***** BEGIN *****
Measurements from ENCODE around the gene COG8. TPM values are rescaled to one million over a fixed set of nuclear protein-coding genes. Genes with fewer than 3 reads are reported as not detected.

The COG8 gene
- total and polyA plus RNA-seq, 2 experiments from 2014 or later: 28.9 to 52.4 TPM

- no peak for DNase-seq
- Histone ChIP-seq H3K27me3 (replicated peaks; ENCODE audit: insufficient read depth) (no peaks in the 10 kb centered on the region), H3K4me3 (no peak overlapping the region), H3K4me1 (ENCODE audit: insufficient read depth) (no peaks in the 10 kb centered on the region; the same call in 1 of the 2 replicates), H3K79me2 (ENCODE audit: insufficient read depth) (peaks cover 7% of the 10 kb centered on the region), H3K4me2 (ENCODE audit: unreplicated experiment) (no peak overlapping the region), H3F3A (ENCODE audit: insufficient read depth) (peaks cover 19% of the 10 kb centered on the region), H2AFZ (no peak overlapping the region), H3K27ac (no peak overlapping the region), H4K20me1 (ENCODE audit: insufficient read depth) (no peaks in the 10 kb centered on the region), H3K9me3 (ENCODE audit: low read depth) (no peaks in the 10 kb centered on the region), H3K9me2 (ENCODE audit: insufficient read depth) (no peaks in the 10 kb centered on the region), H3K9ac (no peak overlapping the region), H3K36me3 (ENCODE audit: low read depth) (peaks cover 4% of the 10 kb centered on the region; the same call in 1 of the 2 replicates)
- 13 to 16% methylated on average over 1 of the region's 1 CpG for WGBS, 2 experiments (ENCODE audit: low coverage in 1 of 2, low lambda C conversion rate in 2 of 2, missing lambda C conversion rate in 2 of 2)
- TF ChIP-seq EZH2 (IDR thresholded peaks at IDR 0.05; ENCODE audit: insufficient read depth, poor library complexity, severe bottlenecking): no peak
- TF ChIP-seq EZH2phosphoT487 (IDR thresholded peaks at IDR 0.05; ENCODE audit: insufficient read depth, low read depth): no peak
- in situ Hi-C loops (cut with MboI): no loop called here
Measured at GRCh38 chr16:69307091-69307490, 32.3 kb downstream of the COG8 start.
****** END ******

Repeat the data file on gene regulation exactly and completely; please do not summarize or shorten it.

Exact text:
Measurements from ENCODE around the gene COG8. TPM values are rescaled to one million over a fixed set of nuclear protein-coding genes. Genes with fewer than 3 reads are reported as not detected.

The COG8 gene
- total and polyA plus RNA-seq, 2 experiments from 2014 or later: 28.9 to 52.4 TPM

- no peak for DNase-seq
- Histone ChIP-seq H3K27me3 (replicated peaks; ENCODE audit: insufficient read depth) (no peaks in the 10 kb centered on the region), H3K4me3 (no peak overlapping the region), H3K4me1 (ENCODE audit: insufficient read depth) (no peaks in the 10 kb centered on the region; the same call in 1 of the 2 replicates), H3K79me2 (ENCODE audit: insufficient read depth) (peaks cover 7% of the 10 kb centered on the region), H3K4me2 (ENCODE audit: unreplicated experiment) (no peak overlapping the region), H3F3A (ENCODE audit: insufficient read depth) (peaks cover 19% of the 10 kb centered on the region), H2AFZ (no peak overlapping the region), H3K27ac (no peak overlapping the region), H4K20me1 (ENCODE audit: insufficient read depth) (no peaks in the 10 kb centered on the region), H3K9me3 (ENCODE audit: low read depth) (no peaks in the 10 kb centered on the region), H3K9me2 (ENCODE audit: insufficient read depth) (no peaks in the 10 kb centered on the region), H3K9ac (no peak overlapping the region), H3K36me3 (ENCODE audit: low read depth) (peaks cover 4% of the 10 kb centered on the region; the same call in 1 of the 2 replicates)
- 13 to 16% methylated on average over 1 of the region's 1 CpG for WGBS, 2 experiments (ENCODE audit: low coverage in 1 of 2, low lambda C conversion rate in 2 of 2, missing lambda C conversion rate in 2 of 2)
- TF ChIP-seq EZH2 (IDR thresholded peaks at IDR 0.05; ENCODE audit: insufficient read depth, poor library complexity, severe bottlenecking): no peak
- TF ChIP-seq EZH2phosphoT487 (IDR thresholded peaks at IDR 0.05; ENCODE audit: insufficient read depth, low read depth): no peak
- in situ Hi-C loops (cut with MboI): no loop called here
Measured at GRCh38 chr16:69307091-69307490, 32.3 kb downstream of the COG8 start.